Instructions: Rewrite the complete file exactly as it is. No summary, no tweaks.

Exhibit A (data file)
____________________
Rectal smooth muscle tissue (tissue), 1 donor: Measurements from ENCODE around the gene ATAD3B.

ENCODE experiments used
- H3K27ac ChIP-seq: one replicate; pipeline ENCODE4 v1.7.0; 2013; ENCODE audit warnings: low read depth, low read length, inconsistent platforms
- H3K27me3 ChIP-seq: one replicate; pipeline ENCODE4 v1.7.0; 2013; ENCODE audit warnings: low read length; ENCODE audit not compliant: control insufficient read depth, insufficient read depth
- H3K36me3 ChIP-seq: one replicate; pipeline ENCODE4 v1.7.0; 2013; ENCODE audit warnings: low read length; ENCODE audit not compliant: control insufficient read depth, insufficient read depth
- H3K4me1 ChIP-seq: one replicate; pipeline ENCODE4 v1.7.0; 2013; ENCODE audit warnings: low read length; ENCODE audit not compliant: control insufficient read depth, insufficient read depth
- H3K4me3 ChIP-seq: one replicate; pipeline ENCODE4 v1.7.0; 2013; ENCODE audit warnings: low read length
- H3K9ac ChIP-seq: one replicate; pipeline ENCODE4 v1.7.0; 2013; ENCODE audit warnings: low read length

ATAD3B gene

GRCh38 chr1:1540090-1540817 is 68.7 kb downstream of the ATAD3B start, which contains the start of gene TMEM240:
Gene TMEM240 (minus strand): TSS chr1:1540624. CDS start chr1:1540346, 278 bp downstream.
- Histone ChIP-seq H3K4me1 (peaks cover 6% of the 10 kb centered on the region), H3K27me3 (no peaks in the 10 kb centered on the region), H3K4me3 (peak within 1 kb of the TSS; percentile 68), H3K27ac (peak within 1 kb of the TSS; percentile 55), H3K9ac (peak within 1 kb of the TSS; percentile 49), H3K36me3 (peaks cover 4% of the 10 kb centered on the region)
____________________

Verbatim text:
Rectal smooth muscle tissue (tissue), 1 donor: Measurements from ENCODE around the gene ATAD3B.

ENCODE experiments used
- H3K27ac ChIP-seq: one replicate; pipeline ENCODE4 v1.7.0; 2013; ENCODE audit warnings: low read depth, low read length, inconsistent platforms
- H3K27me3 ChIP-seq: one replicate; pipeline ENCODE4 v1.7.0; 2013; ENCODE audit warnings: low read length; ENCODE audit not compliant: control insufficient read depth, insufficient read depth
- H3K36me3 ChIP-seq: one replicate; pipeline ENCODE4 v1.7.0; 2013; ENCODE audit warnings: low read length; ENCODE audit not compliant: control insufficient read depth, insufficient read depth
- H3K4me1 ChIP-seq: one replicate; pipeline ENCODE4 v1.7.0; 2013; ENCODE audit warnings: low read length; ENCODE audit not compliant: control insufficient read depth, insufficient read depth
- H3K4me3 ChIP-seq: one replicate; pipeline ENCODE4 v1.7.0; 2013; ENCODE audit warnings: low read length
- H3K9ac ChIP-seq: one replicate; pipeline ENCODE4 v1.7.0; 2013; ENCODE audit warnings: low read length

ATAD3B gene

GRCh38 chr1:1540090-1540817 is 68.7 kb downstream of the ATAD3B start, which contains the start of gene TMEM240:
Gene TMEM240 (minus strand): TSS chr1:1540624. CDS start chr1:1540346, 278 bp downstream.
- Histone ChIP-seq H3K4me1 (peaks cover 6% of the 10 kb centered on the region), H3K27me3 (no peaks in the 10 kb centered on the region), H3K4me3 (peak within 1 kb of the TSS; percentile 68), H3K27ac (peak within 1 kb of the TSS; percentile 55), H3K9ac (peak within 1 kb of the TSS; percentile 49), H3K36me3 (peaks cover 4% of the 10 kb centered on the region)